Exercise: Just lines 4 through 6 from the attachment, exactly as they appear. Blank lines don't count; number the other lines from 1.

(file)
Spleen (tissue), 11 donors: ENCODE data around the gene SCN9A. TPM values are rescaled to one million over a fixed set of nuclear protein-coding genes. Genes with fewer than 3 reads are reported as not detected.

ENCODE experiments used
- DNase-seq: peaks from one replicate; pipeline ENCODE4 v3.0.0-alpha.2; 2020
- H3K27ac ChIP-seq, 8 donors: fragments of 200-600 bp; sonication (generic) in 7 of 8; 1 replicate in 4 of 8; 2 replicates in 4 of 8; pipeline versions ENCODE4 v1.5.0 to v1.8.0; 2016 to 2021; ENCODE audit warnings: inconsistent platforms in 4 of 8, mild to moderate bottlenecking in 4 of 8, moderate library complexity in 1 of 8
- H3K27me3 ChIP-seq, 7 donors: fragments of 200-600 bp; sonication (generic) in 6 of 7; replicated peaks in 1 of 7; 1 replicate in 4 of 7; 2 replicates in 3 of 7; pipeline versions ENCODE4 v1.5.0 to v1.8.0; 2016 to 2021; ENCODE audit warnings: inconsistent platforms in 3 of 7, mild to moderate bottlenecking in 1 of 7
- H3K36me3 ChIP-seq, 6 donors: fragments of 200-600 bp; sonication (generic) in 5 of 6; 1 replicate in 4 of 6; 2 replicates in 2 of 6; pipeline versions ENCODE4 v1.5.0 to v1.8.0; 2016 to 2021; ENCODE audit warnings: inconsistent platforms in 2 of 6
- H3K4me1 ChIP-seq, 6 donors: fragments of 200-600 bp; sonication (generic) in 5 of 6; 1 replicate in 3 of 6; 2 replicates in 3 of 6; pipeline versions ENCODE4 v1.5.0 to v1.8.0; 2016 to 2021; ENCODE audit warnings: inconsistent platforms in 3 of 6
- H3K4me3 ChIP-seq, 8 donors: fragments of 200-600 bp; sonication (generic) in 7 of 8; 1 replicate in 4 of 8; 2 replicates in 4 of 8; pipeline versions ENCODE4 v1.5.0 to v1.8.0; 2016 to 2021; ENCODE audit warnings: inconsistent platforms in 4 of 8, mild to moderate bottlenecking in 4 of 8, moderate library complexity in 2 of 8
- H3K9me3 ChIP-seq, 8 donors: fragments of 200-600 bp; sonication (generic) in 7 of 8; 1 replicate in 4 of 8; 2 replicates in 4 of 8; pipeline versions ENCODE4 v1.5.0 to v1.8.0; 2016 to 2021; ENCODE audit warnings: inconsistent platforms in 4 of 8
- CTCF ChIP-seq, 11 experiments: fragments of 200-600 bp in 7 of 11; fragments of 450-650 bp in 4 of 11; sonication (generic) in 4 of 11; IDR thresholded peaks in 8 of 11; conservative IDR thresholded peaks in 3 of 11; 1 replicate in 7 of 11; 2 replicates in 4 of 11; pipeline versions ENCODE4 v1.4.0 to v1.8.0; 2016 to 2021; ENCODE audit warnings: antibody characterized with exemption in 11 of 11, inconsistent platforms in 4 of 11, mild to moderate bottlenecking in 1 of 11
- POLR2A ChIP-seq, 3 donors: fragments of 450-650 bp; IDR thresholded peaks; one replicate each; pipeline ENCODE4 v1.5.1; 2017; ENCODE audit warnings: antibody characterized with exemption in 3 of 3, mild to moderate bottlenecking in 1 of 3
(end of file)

- H3K27ac ChIP-seq, 8 donors: fragments of 200-600 bp; sonication (generic) in 7 of 8; 1 replicate in 4 of 8; 2 replicates in 4 of 8; pipeline versions ENCODE4 v1.5.0 to v1.8.0; 2016 to 2021; ENCODE audit warnings: inconsistent platforms in 4 of 8, mild to moderate bottlenecking in 4 of 8, moderate library complexity in 1 of 8
- H3K27me3 ChIP-seq, 7 donors: fragments of 200-600 bp; sonication (generic) in 6 of 7; replicated peaks in 1 of 7; 1 replicate in 4 of 7; 2 replicates in 3 of 7; pipeline versions ENCODE4 v1.5.0 to v1.8.0; 2016 to 2021; ENCODE audit warnings: inconsistent platforms in 3 of 7, mild to moderate bottlenecking in 1 of 7
- H3K36me3 ChIP-seq, 6 donors: fragments of 200-600 bp; sonication (generic) in 5 of 6; 1 replicate in 4 of 6; 2 replicates in 2 of 6; pipeline versions ENCODE4 v1.5.0 to v1.8.0; 2016 to 2021; ENCODE audit warnings: inconsistent platforms in 2 of 6